Ideas for a 5-10 gallon species only tank - Page 2 - Tropical Fish Keeping - Aquarium fish care and resources
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post #11 of 25 Old 06-28-2012, 04:55 PM
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Originally Posted by PhilipPhish View Post
What kind of fish do you suggest?

I'm not exactly sure how hard our tap water is because we have a water softener that uses salt.
Now I'm not sure about this, but I think you might want to do some extra research into using this type of water softener with fish. . . and you will have to figure out exactly how hard or soft the water that you'll be using in the tank is before going any further. . .
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post #12 of 25 Old 06-28-2012, 04:57 PM Thread Starter
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Now I'm not sure about this, but I think you might want to do some extra research into using this type of water softener with fish. . . and you will have to figure out exactly how hard or soft the water that you'll be using in the tank is before going any further. . .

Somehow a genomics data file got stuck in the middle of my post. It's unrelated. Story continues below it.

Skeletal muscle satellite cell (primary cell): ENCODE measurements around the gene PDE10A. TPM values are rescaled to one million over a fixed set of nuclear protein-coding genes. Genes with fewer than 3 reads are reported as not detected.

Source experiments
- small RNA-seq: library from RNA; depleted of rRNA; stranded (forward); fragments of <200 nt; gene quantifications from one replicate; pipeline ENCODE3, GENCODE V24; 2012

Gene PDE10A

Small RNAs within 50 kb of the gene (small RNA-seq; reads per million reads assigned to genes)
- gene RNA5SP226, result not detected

How do I test my pH?

  • Caspian~Tigger~Prince Nez~Dragon~Andy
  • Alice~Cecelia
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<--Salt and pepper Cory Cats
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post #13 of 25 Old 06-28-2012, 05:03 PM
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API makes a test kit for Ph, I wanna say it costs around $7. They also make a test in the same price range for testing Gh and Kh. It's nice to have all of these tests to have a clearer picture of what the levels are in your tank.

On the subject, what test are you using to test your ammonia, nitrite, and nitrate levels? Api's Master Test kit comes with liquid tests for all of the above, PLUS Ph test for around $30. It's one of the better testing kits you can get. . .
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post #14 of 25 Old 06-28-2012, 05:06 PM Thread Starter
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Originally Posted by Chesherca View Post
API makes a test kit for Ph, I wanna say it costs around $7. They also make a test in the same price range for testing Gh and Kh. It's nice to have all of these tests to have a clearer picture of what the levels are in your tank.

On the subject, what test are you using to test your ammonia, nitrite, and nitrate levels? Api's Master Test kit comes with liquid tests for all of the above, PLUS Ph test for around $30. It's one of the better testing kits you can get. . .
I'll have to look into it!

I've never tested my nitrates, ammonia, ect before.